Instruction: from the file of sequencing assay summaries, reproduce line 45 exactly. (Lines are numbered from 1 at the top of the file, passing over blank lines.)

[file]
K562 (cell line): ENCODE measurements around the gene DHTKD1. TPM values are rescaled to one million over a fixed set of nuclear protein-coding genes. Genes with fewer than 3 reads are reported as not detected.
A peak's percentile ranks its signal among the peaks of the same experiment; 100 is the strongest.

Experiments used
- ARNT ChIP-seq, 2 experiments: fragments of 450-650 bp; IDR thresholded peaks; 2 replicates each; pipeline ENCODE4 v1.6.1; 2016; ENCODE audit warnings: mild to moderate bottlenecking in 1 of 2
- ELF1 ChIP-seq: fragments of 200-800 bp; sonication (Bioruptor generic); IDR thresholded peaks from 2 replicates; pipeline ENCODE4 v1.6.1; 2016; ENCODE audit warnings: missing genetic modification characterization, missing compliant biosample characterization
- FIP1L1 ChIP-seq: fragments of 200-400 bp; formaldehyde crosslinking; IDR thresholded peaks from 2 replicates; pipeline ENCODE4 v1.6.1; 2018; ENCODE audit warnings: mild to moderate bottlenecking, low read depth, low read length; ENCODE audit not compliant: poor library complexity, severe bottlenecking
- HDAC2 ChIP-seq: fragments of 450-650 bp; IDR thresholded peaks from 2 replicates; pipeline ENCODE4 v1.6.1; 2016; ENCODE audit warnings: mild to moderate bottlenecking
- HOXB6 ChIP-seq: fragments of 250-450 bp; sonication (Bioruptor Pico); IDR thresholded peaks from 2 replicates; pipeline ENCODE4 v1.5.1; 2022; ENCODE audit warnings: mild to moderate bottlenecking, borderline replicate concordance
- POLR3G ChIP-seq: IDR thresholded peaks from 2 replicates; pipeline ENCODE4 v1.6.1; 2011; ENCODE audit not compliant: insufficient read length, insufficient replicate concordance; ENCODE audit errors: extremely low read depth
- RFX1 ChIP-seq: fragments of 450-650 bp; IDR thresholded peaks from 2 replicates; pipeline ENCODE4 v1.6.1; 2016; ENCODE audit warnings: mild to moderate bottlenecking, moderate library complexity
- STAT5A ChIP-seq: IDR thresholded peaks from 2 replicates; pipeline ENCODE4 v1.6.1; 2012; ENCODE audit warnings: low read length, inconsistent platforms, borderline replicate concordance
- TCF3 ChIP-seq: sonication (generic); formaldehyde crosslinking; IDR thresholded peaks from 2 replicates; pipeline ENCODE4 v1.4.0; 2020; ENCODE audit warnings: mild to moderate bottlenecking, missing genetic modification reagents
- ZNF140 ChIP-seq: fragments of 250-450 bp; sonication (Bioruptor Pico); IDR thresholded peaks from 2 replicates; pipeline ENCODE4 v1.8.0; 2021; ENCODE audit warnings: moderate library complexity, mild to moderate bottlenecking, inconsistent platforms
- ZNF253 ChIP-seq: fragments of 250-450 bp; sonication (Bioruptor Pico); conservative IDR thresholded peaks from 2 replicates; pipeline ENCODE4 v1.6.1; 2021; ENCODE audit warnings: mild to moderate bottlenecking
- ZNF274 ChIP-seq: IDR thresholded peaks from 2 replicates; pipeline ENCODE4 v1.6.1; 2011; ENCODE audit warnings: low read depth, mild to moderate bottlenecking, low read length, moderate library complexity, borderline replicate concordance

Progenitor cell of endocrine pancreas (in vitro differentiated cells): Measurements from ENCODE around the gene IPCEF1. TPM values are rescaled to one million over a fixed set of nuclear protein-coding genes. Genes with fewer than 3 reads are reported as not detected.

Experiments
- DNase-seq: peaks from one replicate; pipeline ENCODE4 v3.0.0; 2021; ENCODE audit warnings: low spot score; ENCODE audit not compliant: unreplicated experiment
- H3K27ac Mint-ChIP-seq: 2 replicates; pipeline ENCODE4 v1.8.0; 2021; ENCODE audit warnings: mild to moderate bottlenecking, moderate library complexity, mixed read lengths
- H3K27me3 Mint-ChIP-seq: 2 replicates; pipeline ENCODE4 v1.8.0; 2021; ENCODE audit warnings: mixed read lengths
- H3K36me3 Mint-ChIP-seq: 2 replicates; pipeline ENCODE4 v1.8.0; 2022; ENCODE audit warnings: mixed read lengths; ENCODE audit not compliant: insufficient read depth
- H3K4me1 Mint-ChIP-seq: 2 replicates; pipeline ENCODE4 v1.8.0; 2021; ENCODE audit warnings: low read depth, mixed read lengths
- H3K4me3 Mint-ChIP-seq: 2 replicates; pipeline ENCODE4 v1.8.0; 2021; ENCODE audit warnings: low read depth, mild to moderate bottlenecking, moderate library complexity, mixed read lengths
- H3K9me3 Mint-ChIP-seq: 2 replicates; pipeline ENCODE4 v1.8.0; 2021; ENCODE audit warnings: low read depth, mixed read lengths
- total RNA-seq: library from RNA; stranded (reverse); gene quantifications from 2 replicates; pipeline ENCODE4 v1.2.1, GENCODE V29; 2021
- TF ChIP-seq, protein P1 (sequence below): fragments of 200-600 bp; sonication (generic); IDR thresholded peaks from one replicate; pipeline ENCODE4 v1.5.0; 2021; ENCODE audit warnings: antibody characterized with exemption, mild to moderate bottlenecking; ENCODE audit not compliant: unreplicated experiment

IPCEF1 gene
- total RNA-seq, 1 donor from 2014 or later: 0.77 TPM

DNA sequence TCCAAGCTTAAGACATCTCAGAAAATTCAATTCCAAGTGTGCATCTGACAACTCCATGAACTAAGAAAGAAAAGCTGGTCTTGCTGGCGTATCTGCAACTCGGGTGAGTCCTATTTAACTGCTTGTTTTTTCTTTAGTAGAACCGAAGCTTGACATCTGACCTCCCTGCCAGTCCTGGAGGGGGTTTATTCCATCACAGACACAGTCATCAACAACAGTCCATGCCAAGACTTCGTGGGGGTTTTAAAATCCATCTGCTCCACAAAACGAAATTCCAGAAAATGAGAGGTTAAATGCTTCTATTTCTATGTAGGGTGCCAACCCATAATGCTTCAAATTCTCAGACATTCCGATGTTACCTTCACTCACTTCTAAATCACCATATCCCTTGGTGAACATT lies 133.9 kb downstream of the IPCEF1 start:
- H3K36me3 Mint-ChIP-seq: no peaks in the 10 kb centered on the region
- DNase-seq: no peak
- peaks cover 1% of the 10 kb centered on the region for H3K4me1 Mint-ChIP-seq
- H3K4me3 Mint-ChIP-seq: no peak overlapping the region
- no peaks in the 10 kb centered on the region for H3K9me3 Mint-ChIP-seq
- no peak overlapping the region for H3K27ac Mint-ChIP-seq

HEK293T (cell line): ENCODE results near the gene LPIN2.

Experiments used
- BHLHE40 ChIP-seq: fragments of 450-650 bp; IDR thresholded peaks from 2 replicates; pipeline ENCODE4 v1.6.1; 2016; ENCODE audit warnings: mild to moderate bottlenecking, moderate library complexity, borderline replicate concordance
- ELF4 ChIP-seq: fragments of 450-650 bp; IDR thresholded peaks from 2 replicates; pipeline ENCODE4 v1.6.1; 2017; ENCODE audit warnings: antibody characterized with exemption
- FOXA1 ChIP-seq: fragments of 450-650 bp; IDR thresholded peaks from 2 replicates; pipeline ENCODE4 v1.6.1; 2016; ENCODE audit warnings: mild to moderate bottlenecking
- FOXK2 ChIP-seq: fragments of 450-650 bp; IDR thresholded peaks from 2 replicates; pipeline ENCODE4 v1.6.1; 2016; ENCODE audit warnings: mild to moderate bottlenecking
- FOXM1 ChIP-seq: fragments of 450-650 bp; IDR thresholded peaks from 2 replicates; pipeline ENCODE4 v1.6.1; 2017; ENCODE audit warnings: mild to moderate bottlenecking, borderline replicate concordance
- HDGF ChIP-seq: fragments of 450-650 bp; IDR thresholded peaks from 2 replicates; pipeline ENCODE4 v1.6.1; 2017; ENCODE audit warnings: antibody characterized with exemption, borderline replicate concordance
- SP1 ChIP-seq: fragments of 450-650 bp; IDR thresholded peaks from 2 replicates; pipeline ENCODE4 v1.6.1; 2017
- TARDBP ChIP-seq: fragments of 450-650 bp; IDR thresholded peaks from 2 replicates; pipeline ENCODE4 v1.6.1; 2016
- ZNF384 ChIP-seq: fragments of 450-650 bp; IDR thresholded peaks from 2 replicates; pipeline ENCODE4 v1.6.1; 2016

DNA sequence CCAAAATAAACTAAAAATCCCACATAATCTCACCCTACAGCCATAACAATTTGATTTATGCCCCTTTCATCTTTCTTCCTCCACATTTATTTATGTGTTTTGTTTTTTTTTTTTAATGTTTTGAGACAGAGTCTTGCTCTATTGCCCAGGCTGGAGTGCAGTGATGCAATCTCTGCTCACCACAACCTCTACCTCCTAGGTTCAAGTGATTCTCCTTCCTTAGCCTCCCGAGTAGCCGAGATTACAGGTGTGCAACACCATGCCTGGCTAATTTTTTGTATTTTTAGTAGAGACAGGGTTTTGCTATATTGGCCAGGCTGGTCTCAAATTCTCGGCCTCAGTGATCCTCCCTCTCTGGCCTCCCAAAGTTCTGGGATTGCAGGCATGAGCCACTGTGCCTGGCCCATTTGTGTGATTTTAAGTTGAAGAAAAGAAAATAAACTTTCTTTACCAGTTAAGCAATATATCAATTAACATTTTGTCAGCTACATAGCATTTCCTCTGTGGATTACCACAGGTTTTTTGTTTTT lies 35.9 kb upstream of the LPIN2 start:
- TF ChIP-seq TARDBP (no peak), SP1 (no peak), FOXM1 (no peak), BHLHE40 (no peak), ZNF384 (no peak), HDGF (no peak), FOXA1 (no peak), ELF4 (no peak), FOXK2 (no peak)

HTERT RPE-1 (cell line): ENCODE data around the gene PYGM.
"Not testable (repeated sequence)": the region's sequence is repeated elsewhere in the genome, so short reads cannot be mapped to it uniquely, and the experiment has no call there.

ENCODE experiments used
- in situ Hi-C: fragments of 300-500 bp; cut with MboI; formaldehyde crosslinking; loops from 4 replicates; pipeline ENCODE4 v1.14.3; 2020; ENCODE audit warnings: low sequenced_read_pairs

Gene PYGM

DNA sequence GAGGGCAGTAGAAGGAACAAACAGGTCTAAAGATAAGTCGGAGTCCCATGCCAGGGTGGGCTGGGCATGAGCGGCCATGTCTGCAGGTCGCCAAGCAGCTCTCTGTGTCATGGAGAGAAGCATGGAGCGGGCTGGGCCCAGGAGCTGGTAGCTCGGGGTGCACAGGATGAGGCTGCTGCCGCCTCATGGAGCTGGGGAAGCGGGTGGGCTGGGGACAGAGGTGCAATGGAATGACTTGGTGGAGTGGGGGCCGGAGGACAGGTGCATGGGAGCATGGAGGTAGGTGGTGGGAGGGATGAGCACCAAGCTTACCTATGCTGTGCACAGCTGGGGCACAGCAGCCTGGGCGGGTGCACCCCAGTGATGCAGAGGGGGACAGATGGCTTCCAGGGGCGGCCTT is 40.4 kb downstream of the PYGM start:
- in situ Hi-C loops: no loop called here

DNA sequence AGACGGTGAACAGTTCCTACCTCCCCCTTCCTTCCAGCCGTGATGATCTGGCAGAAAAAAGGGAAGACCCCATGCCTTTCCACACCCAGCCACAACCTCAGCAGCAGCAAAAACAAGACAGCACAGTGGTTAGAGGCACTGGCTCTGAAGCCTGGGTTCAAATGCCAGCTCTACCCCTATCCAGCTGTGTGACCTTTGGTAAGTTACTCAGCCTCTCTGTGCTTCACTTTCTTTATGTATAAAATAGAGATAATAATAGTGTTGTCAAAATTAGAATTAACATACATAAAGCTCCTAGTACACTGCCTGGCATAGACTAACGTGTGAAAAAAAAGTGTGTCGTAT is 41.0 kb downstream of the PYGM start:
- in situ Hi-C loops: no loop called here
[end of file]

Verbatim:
- TARDBP ChIP-seq: fragments of 450-650 bp; IDR thresholded peaks from 2 replicates; pipeline ENCODE4 v1.6.1; 2016